This week, Maori TV showed Episode 5 of the Vietnam War series, which covers 1967. By the end of 1967, over 20,000 Americans had died in Vietnam. In addition to raising taxes, Johnson was forced to gut his war on poverty to help pay for the war.
This episode explains the strategy pursued by US military leadership as well as replaying media footage of key ambushes and interviewing surviving veterans from both the US and Vietnam.Vietnamese veterans talk about the ease of tracking US GIs due to the trail of cigarette butts they left behind.
Many US fatalities stemmed from the use of the M16, viewed by one military analyst as a “piece of shit.” It frequently jammed under jungle conditions and was no match for the Soviet-made AK47 the North Vietnamese Army and the Viet Cong used.
1967 was the year that university students across the US held their first mass anti-Vietnam War protests in New York and Washington DC. Secretary of Defense Robert McNamara sent Johnson a private memo advising him the US couldn’t win the Vietnam war. It recommended the President freeze troop levels and cease carpet bombing North Vietnam to bring them to the negotiating table. Johnson promptly appointed him to head the World Bank and installed Clark Clifford as Secretary of Defense. McNamara would remain silent about his reservations about Vietnam for over 20 years.
The Unknown Known is the weirdest documentary I’ve ever seen. The subject is former Secretary of Defense Donald Rumsfeld and his reflections on the disastrous War in Iraq. A third of the footage is archival and the other two-thirds consists of face-to-face interviews via a device director Errol Morris refers to as the Interrotron.
The film appears to have two goals: 1) to capture the essence of the major architect of America’s illegal wars of aggression in Afghanistan and Iraq and 2) to allow him to reflect, in hindsight, exactly where things went wrong. As he expresses in the post-film discussion below, he fails on both scores. Morris totally fails to penetrate what Forbes describes as Rumsfeld’s “linguistic obfuscation.”
Unlike Robert McNamara (Secretary of Defense under Kennedy and Johnson), who expressed genuine regret over Vietnam in Morris’s 2003 documentary The Fog of War, Rumsfeld maintains his management of the US war in Iraq was flawless.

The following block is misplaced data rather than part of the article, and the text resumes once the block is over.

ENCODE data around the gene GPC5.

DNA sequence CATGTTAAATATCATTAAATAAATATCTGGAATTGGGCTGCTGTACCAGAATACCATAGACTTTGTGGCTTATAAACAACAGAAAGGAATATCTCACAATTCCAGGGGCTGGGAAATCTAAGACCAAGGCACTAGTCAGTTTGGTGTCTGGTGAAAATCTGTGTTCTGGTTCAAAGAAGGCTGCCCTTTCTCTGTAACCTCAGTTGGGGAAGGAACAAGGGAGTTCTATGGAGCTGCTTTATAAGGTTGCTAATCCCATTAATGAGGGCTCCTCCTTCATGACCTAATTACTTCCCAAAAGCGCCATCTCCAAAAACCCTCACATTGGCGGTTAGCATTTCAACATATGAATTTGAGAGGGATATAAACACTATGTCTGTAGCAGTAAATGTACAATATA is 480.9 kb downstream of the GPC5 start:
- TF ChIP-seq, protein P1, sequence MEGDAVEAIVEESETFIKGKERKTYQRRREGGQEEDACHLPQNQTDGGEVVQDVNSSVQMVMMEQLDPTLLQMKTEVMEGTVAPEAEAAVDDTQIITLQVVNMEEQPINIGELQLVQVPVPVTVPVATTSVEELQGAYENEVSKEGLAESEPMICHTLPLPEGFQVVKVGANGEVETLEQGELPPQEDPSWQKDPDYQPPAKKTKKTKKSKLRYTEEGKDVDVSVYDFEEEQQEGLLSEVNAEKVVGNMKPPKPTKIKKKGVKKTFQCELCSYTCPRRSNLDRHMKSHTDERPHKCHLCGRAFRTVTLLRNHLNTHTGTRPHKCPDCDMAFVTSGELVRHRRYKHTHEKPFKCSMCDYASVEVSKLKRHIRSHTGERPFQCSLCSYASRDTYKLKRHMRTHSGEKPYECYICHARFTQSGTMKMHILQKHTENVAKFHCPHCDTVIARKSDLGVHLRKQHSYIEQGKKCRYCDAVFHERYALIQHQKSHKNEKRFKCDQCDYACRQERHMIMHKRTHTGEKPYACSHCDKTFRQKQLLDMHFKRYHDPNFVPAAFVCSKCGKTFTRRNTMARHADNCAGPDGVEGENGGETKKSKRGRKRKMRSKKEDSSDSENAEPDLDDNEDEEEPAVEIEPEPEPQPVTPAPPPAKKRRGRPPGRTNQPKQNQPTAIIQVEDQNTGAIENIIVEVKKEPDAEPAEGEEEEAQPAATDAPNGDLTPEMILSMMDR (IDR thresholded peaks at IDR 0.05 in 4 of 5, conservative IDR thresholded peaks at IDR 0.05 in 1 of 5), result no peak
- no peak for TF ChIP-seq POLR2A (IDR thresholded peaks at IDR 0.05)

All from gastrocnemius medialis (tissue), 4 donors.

The documentary is framed around the tens of thousands of memos Rumsfeld issued over the course of his career. There were so many of them that his subordinates referred to them as “snowflakes.” This approach works well because all Rumsfeld’s decisions around the War on Terror are reflected in specific memos.
The most consistent criticisms around Rumsfeld’s role in the Iraqi occupation were his failure to involve other members of the Bush administration in decision making and his failure to make specific plans for a post-invasion government. When Morris asks about these critiques of his job performance, Rumsfeld bats them away, as he did in many press briefings, with clever word play or by quibbling over definitions.
For example when asked about the non-existent weapons of mass destruction the Bush administration used as a pretext for invading Iraq, he repeats the infamous line he gave reporters: “Absence of evidence doesn’t prove something doesn’t exist.”
Morris uses early memos to reconstruct Rumsfeld’s term in Congress (1962-1970) and his service in the Nixon, Ford and Reagan administration. My favorite part of the film is an excerpt from the infamous Nixon White House tapes in which Nixon, Haldeman and Kissinger agree to fire Rumsfeld for being manipulative and untrustworthy.
As Ford’s Secretary of Defense, he strongly opposed détente, a policy started under Nixon to improve understand and ease tensions with the Soviet Union. As he expresses in one of his memos, the prospect of peace with the Soviets was making Congress and the American public reluctant to invest in defense infrastructure.
As the quagmire in Iraq caused George W Bush’s popularity to plummet, the President would sack Rumsfeld in December 2006 and replace him with Robert Gates, an official from Bush senior’s administration.
The title of the documentary is taken from an infamous example of Rumsfeld verbal gymnastics during a press briefing:
Reports that say that something hasn’t happened are always interesting to me, because as we know, there are known knowns; there are things we know we know. We also know there are known unknowns; that is to say we know there are some things we do not know. But there are also unknown unknowns — the ones we don’t know we don’t know. And if one looks throughout the history of our country and other free countries, it is the latter category that tend to be the difficult ones.”